Suppose you’re on a game show, and you’re given the choice of three doors: Behind one door is a car; behind the others, goats. You pick a door, say No. 1 [but the door is not opened], and the host, who knows what’s behind the doors, opens another door, say No. 3, which has a goat. He then says to you, “Do you want to pick door No. 2?” Is it to your advantage to switch your choice?
The game is simple: first the player chooses a door, than the host opens one of the remaining doors which has a goat behind it, then the player is offered the chance to change door. At the end, the last door the player chose is opened and the hidden object is the player’s prize. The player’s objective is to open the door that hides the car.
To understand the gist of the game, whether it should be better to change the door or to keep the previously selected one, consider this simple explanation.
If you want to change door, then you will win if your first choice was a goat-door.
If you don’t want to change door, then you will win if your first choice was the car-door.
At the beginning, you can pick a goat-door with a probability of 2/3 (66%).
At the beginning, you can pick a car-door with a probability of 1/3 (33%).
If you decide to change door, you will win with a probability of 2/3.
If you decide not to change door, you will win with a probability of 1/3.
Well, this is the game, then it comes the simulator.
The SimulatorCode here: https://github.com/vincepii/MontyHallSimulator
I was watching the football match between Portugal and Czech Republic and getting bored.
My brother proposed me to implement a model to simulate the Monty Hall problem, and that was a great idea.
While I was at coding, I decided that it was more interesting to develop a full emulator of the game, rather than a tiny mathematical simulation model, and this is what I did. Nevertheless, the emulator performs well also for simulations (10,000,000 runs of the game in less than 7 seconds on my notebook).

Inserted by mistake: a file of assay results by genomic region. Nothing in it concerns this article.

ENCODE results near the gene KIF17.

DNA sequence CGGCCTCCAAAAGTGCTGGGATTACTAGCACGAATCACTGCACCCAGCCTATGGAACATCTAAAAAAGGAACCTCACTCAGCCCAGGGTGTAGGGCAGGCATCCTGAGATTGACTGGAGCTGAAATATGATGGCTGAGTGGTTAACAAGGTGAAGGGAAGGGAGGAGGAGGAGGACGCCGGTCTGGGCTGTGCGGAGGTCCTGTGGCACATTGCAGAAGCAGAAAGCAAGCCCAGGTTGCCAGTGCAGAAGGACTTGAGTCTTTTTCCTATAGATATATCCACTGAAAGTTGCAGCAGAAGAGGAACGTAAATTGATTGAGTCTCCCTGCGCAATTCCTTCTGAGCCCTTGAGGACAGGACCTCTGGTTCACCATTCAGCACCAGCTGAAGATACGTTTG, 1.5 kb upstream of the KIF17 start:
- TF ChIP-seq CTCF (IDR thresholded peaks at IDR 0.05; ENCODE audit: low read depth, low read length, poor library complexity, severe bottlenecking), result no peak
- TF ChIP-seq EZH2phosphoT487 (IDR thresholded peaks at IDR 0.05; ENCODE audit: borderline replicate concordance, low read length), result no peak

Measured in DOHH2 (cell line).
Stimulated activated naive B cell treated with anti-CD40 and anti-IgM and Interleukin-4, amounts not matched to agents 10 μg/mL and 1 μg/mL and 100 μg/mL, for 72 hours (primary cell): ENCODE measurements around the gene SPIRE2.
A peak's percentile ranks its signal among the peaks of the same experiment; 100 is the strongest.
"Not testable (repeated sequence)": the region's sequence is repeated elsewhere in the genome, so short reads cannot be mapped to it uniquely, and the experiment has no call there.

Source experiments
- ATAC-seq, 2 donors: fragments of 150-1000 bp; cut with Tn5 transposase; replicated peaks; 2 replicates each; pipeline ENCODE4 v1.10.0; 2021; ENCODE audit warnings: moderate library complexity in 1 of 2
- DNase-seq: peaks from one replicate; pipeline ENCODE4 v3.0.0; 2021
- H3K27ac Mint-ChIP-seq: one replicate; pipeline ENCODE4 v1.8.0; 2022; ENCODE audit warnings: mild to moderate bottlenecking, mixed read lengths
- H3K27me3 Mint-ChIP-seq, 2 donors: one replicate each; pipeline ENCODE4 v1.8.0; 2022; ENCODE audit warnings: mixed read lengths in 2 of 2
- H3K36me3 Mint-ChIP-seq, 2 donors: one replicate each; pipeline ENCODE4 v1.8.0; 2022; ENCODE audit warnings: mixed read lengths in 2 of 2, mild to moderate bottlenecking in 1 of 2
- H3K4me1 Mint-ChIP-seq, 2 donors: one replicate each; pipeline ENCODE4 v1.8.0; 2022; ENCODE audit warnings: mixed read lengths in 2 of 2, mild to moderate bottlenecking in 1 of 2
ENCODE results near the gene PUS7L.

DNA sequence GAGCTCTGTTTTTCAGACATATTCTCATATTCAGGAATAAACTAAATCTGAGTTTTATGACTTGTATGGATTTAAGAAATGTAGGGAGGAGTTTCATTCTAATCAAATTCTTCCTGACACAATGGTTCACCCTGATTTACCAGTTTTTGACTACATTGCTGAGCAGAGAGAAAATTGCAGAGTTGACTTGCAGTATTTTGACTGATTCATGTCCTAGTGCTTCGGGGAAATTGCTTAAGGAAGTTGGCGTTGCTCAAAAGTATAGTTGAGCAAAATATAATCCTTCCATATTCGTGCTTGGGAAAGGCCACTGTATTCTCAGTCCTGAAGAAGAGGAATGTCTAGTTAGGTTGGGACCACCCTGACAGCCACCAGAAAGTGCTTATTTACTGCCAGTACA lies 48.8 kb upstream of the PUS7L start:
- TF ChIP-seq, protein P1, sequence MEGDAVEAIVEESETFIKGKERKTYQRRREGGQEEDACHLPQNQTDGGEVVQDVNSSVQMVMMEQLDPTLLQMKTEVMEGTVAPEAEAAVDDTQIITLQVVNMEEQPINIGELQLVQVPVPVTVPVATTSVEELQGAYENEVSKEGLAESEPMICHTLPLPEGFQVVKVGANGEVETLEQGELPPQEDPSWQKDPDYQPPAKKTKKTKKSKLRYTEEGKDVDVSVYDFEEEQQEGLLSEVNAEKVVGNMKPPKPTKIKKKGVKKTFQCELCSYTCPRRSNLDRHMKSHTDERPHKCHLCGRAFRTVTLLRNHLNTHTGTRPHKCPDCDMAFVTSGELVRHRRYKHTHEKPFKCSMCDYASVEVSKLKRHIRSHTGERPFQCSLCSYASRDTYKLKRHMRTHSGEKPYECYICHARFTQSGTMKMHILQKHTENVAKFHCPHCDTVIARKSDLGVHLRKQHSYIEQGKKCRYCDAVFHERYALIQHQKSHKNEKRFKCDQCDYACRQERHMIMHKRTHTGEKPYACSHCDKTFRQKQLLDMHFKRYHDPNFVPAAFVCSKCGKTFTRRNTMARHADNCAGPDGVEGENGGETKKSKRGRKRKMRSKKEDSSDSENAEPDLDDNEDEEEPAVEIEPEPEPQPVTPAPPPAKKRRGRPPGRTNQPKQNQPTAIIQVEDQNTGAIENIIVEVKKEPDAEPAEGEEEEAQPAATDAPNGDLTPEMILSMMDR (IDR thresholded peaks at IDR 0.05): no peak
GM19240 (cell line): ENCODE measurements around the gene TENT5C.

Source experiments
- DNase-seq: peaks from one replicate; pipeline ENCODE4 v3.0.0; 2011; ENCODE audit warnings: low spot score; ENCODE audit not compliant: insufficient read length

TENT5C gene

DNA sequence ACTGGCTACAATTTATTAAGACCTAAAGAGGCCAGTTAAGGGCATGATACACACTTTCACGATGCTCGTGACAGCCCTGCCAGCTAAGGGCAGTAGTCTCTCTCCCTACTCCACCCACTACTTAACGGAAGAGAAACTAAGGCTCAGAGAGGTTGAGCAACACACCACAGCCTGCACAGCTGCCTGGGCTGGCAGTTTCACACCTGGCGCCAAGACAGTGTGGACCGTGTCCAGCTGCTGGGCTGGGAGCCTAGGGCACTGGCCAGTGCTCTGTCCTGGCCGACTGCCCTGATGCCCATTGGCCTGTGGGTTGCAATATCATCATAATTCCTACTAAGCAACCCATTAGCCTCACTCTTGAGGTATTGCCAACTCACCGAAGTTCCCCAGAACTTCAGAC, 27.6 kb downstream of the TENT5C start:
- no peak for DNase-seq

If you want to try it, or take a look at the code, you can find it on GitHub.
If you are only interested in some results, this is what happens when running 10,000,000 cycles:
vince@vince-VPCSB1C5E:~$ montyhallsimulator --cycles 10000000 Number of games (total): 10000000 Number of times the player changed doors: 5002849 Games result (WON/TOTAL): 5003182/10000000 (50.0318%) Winning rate when changing door: 3336568/5002849 (66.6934%) Winning rate when NOT changing door: 1666614/4997151 (33.3513%)
It is funnier to see what happens every game, using the verbose mode:
vince@vince-VPCSB1C5E:~$ montyhallsimulator --cycles 1 --verbose The player Chose door number 2 The host Chose door number 1 The Player Changed its door and picked door number 0 The Player Won the game, car behind door number 0
The simulator also works with more than three doors, applying the same rules. This could be interesting for statistical analysis.
For the complete list of options, just type – -help:
vince@vince-VPCSB1C5E:~$ montyhallsimulator --help Program options: --help Help message --doors arg (=3) Number of doors (default: 3) --cycles arg (=1) Number of runs of the game (default: 1) --verbose Verbose mode, prints player and host actions (default: false)
The Pseudo-Random-Number-Generator that the simulator uses is the boost::mt19937, initialized with a time-dependent seed.
In order to test different PRNGs easily, the generator has been encapsulated inside an Adapter class and instantiated with a Singleton to ensure that always the same generator with the same seed is used across a simulation.
I have used the boost::program_options library for options parsing. If downloading the run-time libraries (e.g.: libboost-program-options-dev package under Ubuntu) is a problem for you, the main.cpp file can be easily edited to manually assign values to the doors, cycles, and verbose variables. Then the code for options handling can be removed.
I’ve used the CMake build system to create Makefiles for the code. That’s another requirement.